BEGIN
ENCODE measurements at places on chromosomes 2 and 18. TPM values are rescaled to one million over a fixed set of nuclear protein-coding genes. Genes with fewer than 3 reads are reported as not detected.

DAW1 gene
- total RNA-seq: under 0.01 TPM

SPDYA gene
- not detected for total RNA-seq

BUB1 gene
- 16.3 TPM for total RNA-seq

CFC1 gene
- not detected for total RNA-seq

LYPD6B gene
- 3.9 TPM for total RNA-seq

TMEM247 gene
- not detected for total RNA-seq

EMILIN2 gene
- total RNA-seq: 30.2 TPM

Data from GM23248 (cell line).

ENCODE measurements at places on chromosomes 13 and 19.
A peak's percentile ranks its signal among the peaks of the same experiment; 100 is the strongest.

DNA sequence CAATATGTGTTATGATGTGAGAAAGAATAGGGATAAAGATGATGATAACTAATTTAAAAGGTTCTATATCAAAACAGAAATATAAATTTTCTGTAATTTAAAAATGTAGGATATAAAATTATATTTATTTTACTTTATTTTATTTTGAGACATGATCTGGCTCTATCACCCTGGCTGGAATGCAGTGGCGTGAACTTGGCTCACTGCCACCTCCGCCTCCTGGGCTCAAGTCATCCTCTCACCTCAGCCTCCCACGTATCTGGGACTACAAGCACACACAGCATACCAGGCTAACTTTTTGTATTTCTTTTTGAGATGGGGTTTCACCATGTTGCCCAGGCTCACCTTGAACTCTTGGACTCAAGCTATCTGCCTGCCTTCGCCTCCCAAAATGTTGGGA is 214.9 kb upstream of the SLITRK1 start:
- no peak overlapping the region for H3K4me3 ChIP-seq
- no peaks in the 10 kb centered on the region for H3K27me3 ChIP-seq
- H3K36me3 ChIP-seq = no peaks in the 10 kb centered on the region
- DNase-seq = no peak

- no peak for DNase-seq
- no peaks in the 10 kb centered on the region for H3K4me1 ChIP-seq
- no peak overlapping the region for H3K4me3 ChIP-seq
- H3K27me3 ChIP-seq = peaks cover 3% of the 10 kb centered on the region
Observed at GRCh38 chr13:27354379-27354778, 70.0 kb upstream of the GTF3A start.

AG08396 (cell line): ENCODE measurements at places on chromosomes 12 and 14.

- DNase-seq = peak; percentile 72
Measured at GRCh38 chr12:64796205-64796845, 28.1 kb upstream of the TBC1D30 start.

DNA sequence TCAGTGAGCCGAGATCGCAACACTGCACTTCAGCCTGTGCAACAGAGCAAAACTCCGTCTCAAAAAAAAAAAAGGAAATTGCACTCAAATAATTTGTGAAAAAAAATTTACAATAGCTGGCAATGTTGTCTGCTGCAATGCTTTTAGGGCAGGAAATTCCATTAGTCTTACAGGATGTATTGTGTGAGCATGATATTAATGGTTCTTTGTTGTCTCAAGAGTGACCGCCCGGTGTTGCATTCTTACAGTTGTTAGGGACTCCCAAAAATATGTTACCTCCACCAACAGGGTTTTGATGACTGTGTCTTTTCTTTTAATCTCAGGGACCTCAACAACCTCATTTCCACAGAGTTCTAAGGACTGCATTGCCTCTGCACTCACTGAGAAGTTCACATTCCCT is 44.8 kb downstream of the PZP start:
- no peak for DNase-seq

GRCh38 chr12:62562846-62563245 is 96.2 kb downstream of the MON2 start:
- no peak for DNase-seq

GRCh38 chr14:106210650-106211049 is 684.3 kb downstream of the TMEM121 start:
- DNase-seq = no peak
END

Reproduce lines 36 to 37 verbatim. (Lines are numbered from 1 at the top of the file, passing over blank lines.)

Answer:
GRCh38 chr14:106210650-106211049 is 684.3 kb downstream of the TMEM121 start:
- DNase-seq = no peak